2024 | A year to leap into regeneration?

Amid a persistent cost-of-living crisis, brands in the UK are being challenged to redefine affordability through regenerative practices.

Boy jumps over water
Boy jumps over water

Josh Barazetti-Scott

01 February 2024

4 min read


Now that January has (finally!) come to an end, it feels like a good time to think back about the resolutions we might have made back in 2023 as December drew to a close. When I was doing my own Christmas shopping, it certainly felt that there were more brands than ever helping me to ‘do good’ by demonstrating a conscious effort to support enhanced societal and environmental outcomes. Rapanui (where I bought a jumper for my dad) are recovering and recycling the equivalent of 50 plastic bottles for every order made. While stocking up on caffeine to help me host my family, I saw that Illy are distributing coffee with a ‘regenerative agriculture’ label. Dr. Bronner’s, that makes chocolate with sustainably sourced ingredients (for my vegan mum and stepdad), is another example of a brand that is Regenerative Organic Certified.

This focus on regeneration isn’t solely driven by a few responsible brands. According to our What Matters study, 72% of people in the UK believe that focusing on ‘sustainability’ is no longer enough; we need to go beyond ‘sustaining’ the planet into ‘reversing the damage’ we have done. More brands are responding to this consumer demand for regenerative practices and this appears to be beginning to cut through. The desire for regeneration and long-term usability is a sentiment that we have seen accelerate through the recent cost of living crisis. While it’s a global phenomenon, it has particularly impacted the UK, where I live, since 2021. Inflation eased to a still-relatively-high 4.6% in October 2023, down from a steep 11.1% in October 2022. As a result, half of Britons were intending to spend less on Christmas, with 2.7m actively having to choose between buying food or presents – a  sobering statistic that sounds more like it’s from a Dickensian version of Britain, than in 2023.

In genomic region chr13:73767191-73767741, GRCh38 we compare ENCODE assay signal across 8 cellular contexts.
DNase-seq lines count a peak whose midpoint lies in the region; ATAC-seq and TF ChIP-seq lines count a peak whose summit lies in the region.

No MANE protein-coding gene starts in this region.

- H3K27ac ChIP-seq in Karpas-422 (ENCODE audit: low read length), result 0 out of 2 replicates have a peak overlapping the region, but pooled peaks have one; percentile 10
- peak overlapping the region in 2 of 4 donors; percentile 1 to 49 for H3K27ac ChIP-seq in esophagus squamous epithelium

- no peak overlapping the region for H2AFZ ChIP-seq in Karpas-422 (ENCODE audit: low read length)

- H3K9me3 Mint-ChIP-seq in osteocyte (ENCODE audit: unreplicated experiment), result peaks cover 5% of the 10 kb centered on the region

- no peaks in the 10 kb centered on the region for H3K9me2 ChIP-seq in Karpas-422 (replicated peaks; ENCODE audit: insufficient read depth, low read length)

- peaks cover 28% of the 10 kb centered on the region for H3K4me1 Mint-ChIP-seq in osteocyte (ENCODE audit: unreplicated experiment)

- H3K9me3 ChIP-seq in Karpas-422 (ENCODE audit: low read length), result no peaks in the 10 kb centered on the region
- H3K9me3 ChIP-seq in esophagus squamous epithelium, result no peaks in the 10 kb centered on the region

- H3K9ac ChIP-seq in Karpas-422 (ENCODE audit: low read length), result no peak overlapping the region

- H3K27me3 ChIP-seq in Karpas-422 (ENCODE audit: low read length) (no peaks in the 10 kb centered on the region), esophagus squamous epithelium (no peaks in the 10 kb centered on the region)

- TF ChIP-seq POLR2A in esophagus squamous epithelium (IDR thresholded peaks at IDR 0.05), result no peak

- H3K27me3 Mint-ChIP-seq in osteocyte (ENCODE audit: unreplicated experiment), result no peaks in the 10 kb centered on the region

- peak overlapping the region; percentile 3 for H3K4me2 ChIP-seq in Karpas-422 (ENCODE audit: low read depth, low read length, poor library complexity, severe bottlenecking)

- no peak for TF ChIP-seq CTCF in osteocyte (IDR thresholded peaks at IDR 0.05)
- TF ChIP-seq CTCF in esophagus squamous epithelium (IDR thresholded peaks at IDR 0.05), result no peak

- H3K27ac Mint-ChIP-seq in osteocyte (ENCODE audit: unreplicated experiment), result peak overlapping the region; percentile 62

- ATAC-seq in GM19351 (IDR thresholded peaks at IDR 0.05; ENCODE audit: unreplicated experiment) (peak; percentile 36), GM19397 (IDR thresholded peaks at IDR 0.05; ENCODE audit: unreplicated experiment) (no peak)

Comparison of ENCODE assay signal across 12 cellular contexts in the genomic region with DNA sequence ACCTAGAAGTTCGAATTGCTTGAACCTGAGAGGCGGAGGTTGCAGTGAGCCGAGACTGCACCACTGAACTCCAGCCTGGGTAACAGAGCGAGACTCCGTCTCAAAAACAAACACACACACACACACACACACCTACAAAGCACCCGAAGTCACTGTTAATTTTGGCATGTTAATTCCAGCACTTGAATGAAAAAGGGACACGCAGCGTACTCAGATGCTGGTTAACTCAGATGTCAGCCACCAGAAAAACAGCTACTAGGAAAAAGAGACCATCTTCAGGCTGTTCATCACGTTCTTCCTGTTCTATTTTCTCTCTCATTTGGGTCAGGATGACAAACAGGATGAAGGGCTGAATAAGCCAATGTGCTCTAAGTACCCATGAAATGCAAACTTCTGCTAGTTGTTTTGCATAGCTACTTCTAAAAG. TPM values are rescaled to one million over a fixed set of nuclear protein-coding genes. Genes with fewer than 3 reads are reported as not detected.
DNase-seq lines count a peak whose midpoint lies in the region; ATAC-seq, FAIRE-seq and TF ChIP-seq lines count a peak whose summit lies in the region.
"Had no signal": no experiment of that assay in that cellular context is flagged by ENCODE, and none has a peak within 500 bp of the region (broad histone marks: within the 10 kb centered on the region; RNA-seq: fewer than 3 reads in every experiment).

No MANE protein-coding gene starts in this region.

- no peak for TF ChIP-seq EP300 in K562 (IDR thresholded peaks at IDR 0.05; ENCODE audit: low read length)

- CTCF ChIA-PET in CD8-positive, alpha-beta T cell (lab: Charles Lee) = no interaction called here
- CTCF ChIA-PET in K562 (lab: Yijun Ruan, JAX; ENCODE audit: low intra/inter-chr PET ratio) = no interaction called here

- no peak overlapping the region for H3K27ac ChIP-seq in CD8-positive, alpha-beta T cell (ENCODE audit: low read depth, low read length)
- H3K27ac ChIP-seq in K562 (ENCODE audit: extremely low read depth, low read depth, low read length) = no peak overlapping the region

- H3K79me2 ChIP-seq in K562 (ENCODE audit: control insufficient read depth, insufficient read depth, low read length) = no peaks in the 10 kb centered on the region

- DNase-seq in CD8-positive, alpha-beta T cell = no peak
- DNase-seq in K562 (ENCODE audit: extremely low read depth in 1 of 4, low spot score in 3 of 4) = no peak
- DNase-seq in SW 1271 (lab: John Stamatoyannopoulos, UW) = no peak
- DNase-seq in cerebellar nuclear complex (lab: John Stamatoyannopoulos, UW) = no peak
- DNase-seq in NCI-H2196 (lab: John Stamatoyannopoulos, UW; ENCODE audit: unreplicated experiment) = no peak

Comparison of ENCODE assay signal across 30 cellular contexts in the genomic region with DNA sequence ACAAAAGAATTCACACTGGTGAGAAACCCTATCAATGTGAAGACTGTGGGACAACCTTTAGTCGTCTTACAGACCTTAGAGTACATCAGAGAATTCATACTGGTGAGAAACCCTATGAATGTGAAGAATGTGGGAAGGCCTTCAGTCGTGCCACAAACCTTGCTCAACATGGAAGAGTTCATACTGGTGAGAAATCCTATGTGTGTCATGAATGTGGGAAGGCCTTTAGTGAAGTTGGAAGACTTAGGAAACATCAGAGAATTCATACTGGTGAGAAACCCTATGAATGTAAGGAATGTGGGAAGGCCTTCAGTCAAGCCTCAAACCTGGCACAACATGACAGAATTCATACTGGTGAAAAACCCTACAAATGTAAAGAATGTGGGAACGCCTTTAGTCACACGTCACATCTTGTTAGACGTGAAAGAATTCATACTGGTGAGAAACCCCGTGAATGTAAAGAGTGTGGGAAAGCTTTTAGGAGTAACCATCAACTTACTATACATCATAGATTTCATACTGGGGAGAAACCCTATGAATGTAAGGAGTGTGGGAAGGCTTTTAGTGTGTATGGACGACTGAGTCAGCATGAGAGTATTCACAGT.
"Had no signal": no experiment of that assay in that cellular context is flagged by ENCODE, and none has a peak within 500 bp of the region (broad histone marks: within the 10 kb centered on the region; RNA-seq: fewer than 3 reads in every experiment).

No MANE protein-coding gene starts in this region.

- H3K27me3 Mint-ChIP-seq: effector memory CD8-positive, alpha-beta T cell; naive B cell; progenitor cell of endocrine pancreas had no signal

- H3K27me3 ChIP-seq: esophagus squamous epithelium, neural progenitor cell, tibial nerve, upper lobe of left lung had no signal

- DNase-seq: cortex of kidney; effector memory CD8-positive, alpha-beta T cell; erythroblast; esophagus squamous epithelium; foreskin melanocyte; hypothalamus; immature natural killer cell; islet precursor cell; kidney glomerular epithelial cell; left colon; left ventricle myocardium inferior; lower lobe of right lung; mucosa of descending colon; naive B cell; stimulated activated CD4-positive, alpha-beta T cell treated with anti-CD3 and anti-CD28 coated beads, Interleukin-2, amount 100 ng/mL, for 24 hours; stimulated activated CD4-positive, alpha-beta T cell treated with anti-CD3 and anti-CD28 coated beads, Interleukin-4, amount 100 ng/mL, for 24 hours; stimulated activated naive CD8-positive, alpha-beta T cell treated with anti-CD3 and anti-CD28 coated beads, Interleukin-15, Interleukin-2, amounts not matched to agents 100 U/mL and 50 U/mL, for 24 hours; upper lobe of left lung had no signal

With 83% of people in the UK believing that brands need to take responsibility to help safeguard the future of our planet, there is a clear appetite for ‘something’ to be done. But what does this look like? How do these issues come together in real life for real people and how can businesses further future-proof themselves and tap into the increasing desire for regeneration?


Brands paving the way for regenerative living on a budget

In the fashion industry, Depop, Vestaire Collective and eBay match pre-loved clothing to new wearers – Vestiaire Collective has a particular focus on bringing a higher end of quality to the pre-loved clothing market. These growing brands all successfully combine regeneration with making items more wallet-friendly. In fact, 90% of all purchases made on Depop prevent the purchase of a brand-new item elsewhere.


Leap into regeneration_Depop


Looking at mobility, Zipcar is helping people in cities across the UK and beyond reduce their outgoings and car use, by only renting a car for the days or times they need it. The brand positions its services as a way to save money in comparison to car ownership and to live a greener life. Not only is reduced car use hugely beneficial for the environment, the brand is also looking to have a fully electric fleet by 2025, in line with their vision to enable simple and responsible urban living.